1990’s “Darkman,” Liam Neeson and the Batman connection

Spencer Doar

After my desired fix of Liam Neeson badassery wasn’t fully sated by his recent airplane hijacking thriller “Non-Stop” — an average, no-nonsense Neeson installment filled with plot holes — I took to IMDB to find another Neeson flick to quell my jonesing.  (Something other than “Taken,” the common standby.) 

I ended up with 1990’s “Darkman,” a weird, part-superhero, part-horror movie revolving around Neeson as a scientist researching artificial skin.  Neeson stumbles onto some shady dealings, leading to his laboratory being blown up by gangsters.  He’s left for dead, but recovers, discovering along the way that’s he left with abnormal strength and the inability to feel pain, a helpful trait given his extreme facial disfigurement from the blast.  Newly powerful, but mentally unstable from his biological changes, Neeson, face wrapped in bandages and under the moniker Darkman, seeks revenge on his assailants.  Aided by the synthetic skin he developed — which only stays in place for 100 minutes in the light, hence the film’s title — Darkman, through a variety of masquerades, is able to attack, infiltrate and, surprise, surprise, get the vengeance he seeks on the criminal organization.  It’s a nice little cult flick with some memorable Neeson moments.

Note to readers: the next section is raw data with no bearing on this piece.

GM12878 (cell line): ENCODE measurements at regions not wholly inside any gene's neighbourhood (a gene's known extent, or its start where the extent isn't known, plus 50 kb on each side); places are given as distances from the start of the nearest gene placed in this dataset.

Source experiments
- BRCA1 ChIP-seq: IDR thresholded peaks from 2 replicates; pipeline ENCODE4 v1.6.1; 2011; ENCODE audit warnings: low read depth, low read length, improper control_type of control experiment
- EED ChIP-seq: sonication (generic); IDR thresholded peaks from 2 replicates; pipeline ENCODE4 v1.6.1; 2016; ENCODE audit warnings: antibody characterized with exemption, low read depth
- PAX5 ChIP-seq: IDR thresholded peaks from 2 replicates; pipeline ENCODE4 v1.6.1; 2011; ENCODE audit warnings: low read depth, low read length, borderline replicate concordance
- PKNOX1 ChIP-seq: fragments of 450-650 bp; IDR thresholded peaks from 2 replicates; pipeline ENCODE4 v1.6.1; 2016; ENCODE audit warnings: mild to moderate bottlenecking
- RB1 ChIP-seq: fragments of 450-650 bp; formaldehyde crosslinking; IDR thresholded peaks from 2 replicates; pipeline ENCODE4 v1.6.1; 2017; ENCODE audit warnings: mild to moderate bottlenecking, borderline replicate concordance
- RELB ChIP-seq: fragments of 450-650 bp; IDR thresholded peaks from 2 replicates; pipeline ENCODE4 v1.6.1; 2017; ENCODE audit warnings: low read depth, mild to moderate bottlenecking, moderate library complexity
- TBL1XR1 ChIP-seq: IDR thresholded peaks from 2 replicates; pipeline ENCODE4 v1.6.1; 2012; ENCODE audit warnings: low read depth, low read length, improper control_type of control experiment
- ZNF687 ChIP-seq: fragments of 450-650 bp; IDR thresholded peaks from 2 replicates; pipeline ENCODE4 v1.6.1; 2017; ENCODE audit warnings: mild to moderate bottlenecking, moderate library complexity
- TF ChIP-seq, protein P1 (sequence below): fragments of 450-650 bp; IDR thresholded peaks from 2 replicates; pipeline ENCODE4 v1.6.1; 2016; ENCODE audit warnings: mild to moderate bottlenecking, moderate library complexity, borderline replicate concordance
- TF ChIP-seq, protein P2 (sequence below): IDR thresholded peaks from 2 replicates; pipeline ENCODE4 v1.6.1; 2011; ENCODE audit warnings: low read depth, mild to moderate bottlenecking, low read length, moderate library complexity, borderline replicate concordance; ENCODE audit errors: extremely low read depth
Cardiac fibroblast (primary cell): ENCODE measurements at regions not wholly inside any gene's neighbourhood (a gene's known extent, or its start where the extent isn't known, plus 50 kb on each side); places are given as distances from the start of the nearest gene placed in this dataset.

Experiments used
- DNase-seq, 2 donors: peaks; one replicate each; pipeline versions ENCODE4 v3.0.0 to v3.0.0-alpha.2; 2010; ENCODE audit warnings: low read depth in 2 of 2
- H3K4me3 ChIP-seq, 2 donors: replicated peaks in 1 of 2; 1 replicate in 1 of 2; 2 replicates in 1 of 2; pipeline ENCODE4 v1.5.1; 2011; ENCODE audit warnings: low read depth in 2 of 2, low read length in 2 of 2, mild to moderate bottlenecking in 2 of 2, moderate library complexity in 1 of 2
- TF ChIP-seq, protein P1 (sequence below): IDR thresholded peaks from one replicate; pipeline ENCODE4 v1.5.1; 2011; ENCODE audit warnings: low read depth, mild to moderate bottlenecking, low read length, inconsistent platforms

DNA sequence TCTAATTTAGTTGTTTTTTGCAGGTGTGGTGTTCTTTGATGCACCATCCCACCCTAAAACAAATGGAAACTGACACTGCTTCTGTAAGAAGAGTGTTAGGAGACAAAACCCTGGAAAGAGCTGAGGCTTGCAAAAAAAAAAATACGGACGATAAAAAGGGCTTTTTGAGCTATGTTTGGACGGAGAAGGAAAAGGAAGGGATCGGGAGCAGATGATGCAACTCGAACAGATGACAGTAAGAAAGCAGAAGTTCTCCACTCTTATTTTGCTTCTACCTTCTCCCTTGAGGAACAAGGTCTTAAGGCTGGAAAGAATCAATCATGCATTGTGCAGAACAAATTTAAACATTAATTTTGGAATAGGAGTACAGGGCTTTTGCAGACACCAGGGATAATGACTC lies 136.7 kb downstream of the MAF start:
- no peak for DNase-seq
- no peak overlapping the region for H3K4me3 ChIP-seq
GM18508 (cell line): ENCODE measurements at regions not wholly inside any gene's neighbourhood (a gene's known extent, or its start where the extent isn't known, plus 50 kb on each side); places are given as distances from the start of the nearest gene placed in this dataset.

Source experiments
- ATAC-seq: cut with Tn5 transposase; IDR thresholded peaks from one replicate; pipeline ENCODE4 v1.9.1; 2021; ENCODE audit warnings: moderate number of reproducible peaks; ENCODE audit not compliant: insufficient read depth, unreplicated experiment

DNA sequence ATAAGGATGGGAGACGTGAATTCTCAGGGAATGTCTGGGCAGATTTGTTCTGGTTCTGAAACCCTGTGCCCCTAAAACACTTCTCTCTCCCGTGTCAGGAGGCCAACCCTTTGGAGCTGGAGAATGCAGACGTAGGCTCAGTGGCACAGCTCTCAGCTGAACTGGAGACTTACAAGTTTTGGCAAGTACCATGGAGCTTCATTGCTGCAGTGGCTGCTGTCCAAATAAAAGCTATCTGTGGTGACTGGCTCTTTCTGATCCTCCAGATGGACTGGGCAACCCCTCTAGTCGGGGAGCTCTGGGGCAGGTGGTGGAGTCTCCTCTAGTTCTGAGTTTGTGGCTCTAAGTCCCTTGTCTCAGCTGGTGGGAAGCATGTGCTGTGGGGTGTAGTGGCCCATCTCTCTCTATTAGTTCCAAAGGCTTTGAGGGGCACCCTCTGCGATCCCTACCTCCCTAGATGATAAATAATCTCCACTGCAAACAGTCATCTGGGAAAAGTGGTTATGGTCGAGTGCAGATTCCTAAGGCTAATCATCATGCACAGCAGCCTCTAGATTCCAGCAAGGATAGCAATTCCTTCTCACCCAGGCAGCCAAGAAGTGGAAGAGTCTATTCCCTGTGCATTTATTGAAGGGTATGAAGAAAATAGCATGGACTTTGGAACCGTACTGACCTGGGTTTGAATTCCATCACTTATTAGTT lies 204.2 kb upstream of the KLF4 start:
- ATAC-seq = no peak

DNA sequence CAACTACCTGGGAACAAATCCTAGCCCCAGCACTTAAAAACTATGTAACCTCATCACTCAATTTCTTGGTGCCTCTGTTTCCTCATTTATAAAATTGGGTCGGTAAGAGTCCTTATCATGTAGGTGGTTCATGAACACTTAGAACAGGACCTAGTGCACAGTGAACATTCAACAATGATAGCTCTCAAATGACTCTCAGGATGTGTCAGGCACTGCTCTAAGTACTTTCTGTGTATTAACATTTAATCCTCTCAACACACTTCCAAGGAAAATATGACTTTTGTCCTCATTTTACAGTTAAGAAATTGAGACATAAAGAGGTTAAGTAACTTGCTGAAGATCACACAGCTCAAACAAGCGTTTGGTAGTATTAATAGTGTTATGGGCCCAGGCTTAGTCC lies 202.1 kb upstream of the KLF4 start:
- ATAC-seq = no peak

My big takeaway was how much “Darkman” echoed a specific element from the Batman canon.  The concept of fake skin and disfigurement as a plot device for conflict is common in Batman, specifically with well-known villains the Joker and Two-Face. 

But “Darkman” eerily echoes one Batman villain in particular, Clayface, specifically the version depicted in “Batman: The Animated Series,” which started airing two years after the release of “Darkman.” Clayface had long been a mainstay of the comics, but the version in “Batman: TAS,” voiced by Ron Perlman, depicts one very similar to Darkman.  A down-on-his-luck actor, Matt Hagen, is disfigured in a car accident and takes to an experimental compound, RenuYou, which allows Hagen to impersonate other people and turn his limbs into all sorts of lethal implements.  He gets addicted to the compound, which also degrades over time, leading to the types of melting face that “Darkman” experiences after 100 minutes of wearing his fake skin.  Clayface is the sort of lamentable anti-villain who audiences feel for, much like Darkman is a lamentable anti-hero who audiences feel for.

Plus, while Darkman has some superhuman abilities, the movie relies on the same sort of pseudo-science and grittiness that “TAS” does, rather than supernatural mysticism or radioactive spiders. On top of that, Neeson depicted supervillian Ra’s al Ghul in 2005’s “Batman Begins.” Ghul is another Batman character whose existence is derived from constant renewal, in this case from his Lazarus Pits. 

I guess if there are, tops, six degrees of Kevin Bacon, this shouldn’t be that strange.